A Biblical Teleological Argument for Identity, Sex, and Sexuality, Part 1


Matthew Vines and others supporting the LGBTQ perspective have argued for a Moral Permissive View on sexual orientation. The argument has been two-tiered: (1) that the more traditional Moral Prohibitive View is based on six Scriptures that are ultimately not relevant to the present discussion, and (2) that in the absence of Biblical data for or against healthy homosexual relationships, Christians should choose the more inclusive, affirming approach rather than condemn such relationships.

In order to advance the discussion beyond the stalemate of these two models, and in order to apply a solidly Biblical hermeneutic, this paper proposes a third approach: The Inherent Design Model. This third model considers God’s particular design for identity, sex, and sexuality in Genesis 1 and 2, Jesus’ affirmation of that model in Matthew 19, Paul’s recognition in 1 Corinthians 7 that the design offers only one inherent alternative (celibacy), and his explanation in Romans 1 of other alternatives as violating God’s design. The Inherent Design Model concludes that LGBTQ applications violate God’s design, and the model contextualizes the ethical implications so that believers can respond in a way that honors all people (including LGBTQ), and can demonstrate the love of Christ while not compromising Biblical truth.

983 reads

Duke University’s student government rejects Young Life over LGBTQ policies

The Young Life policy states: “We do not in any way wish to exclude persons who engage in sexual misconduct or who practice a homosexual lifestyle from being recipients of ministry of God’s grace and mercy as expressed in Jesus Christ. We do, however, believe that such persons are not to serve as staff or volunteers in the mission and work of Young Life.” - RNS

374 reads

UMC finds improper voting at General Conference on LGBT issues; may affect result of disaffiliation measure

"In February... the delegates voted to uphold the denomination’s stance labeling homosexuality “'ncompatible with Christian teaching' .... Another measure passed at the special session was Petition 90066, which allowed for a more gracious dismissal for congregations opposed to the UMC’s official position." - Christian Post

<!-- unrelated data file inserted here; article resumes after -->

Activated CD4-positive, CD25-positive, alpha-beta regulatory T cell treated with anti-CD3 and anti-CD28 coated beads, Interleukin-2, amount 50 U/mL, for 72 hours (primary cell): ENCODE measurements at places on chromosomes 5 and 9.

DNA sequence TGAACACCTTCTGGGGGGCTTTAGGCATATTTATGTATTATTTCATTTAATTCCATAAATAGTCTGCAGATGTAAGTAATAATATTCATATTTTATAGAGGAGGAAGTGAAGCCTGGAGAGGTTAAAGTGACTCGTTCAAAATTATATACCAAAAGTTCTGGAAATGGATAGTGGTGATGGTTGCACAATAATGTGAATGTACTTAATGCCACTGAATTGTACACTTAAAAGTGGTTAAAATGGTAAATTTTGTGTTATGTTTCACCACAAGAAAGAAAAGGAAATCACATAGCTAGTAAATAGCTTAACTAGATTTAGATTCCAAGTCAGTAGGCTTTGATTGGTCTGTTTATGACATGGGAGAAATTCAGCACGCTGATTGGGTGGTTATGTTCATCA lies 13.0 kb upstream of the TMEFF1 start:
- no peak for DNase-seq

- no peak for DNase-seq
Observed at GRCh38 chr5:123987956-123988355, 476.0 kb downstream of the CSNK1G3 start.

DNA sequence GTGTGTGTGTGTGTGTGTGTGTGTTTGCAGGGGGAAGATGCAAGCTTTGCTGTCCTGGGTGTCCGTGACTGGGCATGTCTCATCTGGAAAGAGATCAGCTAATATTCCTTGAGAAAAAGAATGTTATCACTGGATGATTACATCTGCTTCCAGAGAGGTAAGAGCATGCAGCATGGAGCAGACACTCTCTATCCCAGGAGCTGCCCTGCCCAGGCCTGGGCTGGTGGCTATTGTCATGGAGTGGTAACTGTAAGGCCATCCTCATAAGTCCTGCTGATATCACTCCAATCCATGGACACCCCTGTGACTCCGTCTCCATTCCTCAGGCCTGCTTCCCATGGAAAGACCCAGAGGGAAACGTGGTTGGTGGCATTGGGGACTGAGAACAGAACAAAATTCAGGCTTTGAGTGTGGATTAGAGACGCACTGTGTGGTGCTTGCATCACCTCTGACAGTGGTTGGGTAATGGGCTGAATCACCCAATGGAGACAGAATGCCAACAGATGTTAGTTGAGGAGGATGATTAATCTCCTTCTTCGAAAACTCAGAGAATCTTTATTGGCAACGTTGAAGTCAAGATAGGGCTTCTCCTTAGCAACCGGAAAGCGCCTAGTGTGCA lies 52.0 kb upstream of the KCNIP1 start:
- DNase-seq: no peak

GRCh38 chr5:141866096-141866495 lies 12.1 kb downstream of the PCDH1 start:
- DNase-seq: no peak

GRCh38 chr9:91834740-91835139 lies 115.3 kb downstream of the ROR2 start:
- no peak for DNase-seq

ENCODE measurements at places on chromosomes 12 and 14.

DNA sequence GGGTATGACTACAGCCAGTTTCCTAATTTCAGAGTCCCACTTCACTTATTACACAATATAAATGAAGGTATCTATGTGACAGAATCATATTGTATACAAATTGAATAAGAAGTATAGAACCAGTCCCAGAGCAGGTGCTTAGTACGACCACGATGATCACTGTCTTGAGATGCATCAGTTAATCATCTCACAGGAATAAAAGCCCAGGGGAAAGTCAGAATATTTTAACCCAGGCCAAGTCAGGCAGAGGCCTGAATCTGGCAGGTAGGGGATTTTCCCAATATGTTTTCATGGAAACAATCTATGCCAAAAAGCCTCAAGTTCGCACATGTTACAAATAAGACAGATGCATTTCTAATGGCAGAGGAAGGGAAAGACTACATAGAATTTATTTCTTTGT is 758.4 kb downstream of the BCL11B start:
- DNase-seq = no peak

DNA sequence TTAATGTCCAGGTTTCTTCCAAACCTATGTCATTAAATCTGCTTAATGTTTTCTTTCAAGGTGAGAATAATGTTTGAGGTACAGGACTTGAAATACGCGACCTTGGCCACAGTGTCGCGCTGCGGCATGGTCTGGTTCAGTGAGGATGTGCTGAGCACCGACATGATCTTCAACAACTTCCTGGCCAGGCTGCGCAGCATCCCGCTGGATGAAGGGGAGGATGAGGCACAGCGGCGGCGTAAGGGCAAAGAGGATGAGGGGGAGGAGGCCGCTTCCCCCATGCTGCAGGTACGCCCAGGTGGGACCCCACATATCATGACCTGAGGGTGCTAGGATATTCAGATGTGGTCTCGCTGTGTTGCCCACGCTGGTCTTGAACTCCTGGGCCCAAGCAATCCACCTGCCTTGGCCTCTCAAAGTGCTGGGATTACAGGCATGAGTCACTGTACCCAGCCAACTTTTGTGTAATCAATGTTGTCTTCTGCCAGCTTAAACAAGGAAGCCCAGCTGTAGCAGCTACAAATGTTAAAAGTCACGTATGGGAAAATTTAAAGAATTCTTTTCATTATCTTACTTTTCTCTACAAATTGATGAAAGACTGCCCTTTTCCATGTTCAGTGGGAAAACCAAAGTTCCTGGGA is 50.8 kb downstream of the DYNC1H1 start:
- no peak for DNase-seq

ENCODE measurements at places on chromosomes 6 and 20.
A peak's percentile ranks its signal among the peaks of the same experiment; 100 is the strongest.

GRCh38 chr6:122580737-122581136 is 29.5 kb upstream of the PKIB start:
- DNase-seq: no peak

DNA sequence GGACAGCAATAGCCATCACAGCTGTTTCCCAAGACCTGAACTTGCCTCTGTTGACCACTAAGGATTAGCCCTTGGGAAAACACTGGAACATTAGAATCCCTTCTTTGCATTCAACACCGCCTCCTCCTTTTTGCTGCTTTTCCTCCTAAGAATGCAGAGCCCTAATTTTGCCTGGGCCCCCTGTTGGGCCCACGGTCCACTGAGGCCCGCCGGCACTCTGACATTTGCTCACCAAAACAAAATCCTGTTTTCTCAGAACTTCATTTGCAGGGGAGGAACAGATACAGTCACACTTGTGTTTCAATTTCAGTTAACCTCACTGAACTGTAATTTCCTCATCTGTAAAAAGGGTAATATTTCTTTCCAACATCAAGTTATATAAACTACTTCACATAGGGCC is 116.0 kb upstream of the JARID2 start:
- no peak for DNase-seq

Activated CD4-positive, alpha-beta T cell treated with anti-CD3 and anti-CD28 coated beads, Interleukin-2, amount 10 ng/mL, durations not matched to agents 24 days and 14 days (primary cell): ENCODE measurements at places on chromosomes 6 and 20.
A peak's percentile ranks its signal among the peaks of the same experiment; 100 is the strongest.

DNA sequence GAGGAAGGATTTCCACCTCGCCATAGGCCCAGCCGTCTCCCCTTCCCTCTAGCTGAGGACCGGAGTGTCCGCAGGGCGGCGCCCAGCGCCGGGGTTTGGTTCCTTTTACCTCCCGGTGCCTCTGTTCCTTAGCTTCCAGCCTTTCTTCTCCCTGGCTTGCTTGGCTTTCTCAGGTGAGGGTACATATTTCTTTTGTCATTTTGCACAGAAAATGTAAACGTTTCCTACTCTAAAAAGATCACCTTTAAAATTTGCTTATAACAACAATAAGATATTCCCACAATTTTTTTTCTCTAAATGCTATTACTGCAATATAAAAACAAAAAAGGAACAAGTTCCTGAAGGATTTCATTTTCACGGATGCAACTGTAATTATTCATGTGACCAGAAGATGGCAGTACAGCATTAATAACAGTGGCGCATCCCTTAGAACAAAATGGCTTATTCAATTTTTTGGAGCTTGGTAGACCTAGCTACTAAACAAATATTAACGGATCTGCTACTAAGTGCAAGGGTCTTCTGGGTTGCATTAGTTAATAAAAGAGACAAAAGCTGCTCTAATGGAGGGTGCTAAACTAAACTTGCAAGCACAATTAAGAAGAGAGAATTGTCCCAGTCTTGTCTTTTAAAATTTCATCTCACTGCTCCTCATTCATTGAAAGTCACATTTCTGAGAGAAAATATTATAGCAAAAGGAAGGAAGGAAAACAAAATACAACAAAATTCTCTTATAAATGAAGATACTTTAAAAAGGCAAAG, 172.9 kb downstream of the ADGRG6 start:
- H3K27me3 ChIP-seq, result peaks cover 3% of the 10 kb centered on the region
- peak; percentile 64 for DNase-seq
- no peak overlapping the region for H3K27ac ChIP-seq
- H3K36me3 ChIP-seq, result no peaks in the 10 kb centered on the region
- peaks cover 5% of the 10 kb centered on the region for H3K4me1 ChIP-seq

344 reads

Conference Disinvites Bible-Believing Speaker to Create ‘Safe Space for Everyone’

"The Circles Conference announced this week that David Roark, the communications and resources director at The Village Church in Flower Mound, Texas [Pastored by Matt Chandler], would not be speaking at its conference Sept. 18-20 in Richardson, Texas." - Christian Headlines

301 reads

The Overreach of LGBTQ Activism

" do progressives square [their bleak view of capitalism] with LGBTQ activism? Big Pharma has a significant monetary interest in transgender transition treatments ... that make patients dependent on cross-sex hormones for life. In Buying Gay, the historian David K. Johnson makes a convincing case that the gay political movement was the direct result of consumer capitalism." - National Review 

337 reads

8 Things Christians Should Know About LGBTQ Issues

Recently, a young woman who grew up in the church where I serve as a pastor declared she is “pan-sexual.” This particular badge of sexual self-identity was new to me, but because the moral ethos in the Olympia-Tacoma-Seattle corridor of Washington State is slightly left of Stalin, it wasn’t too surprising. For some time, I’ve been planning to address homosexual and transgender issues in two or three sermons. This “pan-sexual” declaration has accelerated my plans.

When I prepare topical sermons, I’m fond of structuring them around a series of propositions (“** things you need to know about the Holy Spirit, the Trinity, homosexuality ,” etc.). So, to that end, here are eight foundational things I believe evangelical Christians need to know about LGBTQ issue. This is not an academic article, and each point here could be expanded greatly. Instead, this is essentially a very rough draft of a sermon I’ll deliver later this Summer.  

1. We’re all broken sexually

In a generic sense, every one of us is born as a criminal in God’s universe (Eph 2:1-3). We’re broken, and Jesus is the only One who can put us back together. This brokenness shows up in every area of our lives. It especially shows up in our sexual appetites and relationships. We’re broken sexually, just like we’re broken everywhere else.

So, we need to acknowledge that we’re sexually broken people. This brokenness isn’t what God wants and isn’t what God intends. When God brings someone into His family, He gradually reforms his sexual impulses and every other area of his life. 

2014 reads